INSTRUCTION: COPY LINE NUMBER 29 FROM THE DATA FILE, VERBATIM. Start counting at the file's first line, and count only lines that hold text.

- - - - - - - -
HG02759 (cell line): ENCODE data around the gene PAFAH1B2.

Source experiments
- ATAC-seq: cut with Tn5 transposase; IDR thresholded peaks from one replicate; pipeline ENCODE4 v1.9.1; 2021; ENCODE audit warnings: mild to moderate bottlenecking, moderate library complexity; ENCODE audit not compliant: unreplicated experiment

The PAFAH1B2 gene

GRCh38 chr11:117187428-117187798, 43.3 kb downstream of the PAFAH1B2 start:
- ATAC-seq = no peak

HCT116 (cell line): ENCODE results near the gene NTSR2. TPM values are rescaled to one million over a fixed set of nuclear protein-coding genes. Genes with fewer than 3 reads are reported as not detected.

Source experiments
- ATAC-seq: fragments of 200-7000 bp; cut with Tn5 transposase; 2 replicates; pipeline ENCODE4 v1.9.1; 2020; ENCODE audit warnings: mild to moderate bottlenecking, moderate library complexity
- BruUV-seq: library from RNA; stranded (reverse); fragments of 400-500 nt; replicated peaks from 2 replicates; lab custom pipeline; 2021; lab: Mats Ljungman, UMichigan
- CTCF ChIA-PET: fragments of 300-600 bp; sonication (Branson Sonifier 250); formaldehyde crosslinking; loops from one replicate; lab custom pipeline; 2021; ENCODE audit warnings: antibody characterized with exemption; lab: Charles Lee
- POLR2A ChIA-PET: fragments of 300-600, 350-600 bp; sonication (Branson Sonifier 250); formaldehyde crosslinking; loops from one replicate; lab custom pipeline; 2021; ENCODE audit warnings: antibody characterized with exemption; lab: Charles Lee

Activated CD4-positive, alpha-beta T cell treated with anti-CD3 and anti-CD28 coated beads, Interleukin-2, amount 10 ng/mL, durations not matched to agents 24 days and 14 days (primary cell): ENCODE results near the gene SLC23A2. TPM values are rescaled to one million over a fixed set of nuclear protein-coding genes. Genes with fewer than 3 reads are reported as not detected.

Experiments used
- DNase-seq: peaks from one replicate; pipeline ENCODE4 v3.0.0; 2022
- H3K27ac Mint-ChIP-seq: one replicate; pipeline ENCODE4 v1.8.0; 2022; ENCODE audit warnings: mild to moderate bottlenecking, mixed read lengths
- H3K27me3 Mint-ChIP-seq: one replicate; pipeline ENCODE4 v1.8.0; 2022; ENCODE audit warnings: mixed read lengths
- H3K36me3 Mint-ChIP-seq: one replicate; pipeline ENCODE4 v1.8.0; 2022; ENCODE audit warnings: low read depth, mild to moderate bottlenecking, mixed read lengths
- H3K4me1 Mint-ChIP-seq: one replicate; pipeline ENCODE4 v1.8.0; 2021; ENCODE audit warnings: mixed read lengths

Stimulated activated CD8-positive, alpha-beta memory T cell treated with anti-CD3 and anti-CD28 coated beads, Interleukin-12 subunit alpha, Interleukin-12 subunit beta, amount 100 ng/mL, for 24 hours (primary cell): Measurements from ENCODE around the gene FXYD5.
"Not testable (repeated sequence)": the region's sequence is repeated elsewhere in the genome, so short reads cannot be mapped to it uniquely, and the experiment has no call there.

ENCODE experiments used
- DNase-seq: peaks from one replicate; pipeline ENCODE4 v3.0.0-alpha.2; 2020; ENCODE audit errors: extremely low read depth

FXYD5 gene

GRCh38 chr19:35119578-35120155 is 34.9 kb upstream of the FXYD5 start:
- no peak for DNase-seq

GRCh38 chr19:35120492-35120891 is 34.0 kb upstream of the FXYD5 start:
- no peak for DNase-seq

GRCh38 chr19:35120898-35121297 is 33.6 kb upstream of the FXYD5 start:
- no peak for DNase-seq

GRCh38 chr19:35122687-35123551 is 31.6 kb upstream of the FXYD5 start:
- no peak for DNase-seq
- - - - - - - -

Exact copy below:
GRCh38 chr19:35120898-35121297 is 33.6 kb upstream of the FXYD5 start: